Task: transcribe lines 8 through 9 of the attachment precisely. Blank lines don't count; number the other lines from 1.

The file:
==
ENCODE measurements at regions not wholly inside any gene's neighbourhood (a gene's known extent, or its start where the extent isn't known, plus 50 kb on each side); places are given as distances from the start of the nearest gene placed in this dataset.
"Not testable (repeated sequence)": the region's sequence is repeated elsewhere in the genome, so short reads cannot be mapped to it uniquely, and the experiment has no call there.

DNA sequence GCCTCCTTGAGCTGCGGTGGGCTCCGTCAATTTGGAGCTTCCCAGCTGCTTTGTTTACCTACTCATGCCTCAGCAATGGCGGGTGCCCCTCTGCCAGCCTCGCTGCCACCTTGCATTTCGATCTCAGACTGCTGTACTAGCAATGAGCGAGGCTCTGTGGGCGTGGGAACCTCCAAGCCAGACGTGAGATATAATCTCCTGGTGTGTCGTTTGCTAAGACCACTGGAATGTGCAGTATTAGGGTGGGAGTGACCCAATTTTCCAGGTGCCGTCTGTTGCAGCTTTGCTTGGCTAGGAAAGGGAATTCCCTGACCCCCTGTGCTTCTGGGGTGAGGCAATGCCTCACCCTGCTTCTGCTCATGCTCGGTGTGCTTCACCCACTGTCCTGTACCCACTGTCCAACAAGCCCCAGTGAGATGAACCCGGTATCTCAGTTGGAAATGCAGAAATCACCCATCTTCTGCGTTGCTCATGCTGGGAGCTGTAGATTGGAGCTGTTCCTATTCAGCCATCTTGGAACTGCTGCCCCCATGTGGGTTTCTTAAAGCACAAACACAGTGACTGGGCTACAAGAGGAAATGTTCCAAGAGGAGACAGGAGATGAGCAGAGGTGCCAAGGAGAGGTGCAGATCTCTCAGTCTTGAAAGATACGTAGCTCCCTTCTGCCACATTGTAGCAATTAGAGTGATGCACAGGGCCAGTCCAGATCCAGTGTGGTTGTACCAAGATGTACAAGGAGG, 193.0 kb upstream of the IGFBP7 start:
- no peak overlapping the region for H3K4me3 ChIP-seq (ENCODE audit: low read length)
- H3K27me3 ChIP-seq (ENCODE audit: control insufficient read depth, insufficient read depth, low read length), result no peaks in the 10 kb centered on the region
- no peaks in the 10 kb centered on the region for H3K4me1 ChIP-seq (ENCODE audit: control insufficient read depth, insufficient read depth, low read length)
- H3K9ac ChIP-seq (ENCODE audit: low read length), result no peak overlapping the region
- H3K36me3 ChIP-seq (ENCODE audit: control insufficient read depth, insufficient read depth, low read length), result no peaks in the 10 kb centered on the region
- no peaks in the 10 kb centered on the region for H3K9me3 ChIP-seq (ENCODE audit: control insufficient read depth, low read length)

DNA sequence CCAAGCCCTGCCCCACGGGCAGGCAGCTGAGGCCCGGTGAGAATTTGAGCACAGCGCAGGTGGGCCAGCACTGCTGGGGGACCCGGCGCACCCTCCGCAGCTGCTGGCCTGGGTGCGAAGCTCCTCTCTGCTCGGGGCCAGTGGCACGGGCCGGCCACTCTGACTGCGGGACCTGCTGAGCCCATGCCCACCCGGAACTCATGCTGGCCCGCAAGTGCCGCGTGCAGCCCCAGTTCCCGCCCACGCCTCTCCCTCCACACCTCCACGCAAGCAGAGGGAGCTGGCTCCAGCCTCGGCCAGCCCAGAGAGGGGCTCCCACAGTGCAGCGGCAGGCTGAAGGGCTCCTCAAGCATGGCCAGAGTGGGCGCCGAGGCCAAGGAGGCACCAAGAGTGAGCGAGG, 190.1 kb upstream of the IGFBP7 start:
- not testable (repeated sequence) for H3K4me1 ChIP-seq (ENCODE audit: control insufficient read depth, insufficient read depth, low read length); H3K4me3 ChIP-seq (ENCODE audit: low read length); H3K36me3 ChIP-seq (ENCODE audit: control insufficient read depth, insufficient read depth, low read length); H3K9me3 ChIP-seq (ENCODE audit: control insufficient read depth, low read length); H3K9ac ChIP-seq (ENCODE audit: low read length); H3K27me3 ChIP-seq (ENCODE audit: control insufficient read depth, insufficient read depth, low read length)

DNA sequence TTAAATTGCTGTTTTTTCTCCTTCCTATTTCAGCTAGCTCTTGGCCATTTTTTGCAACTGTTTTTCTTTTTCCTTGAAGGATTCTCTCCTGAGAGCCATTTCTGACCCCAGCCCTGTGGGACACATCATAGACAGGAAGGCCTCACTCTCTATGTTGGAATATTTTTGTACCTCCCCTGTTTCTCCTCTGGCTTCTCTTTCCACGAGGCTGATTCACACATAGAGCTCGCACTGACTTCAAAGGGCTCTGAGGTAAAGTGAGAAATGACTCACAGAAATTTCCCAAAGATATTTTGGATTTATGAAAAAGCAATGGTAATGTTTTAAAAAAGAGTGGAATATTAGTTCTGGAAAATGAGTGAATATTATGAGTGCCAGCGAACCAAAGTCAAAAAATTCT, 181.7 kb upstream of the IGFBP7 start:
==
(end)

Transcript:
- H3K36me3 ChIP-seq (ENCODE audit: control insufficient read depth, insufficient read depth, low read length), result no peaks in the 10 kb centered on the region
- no peaks in the 10 kb centered on the region for H3K9me3 ChIP-seq (ENCODE audit: control insufficient read depth, low read length)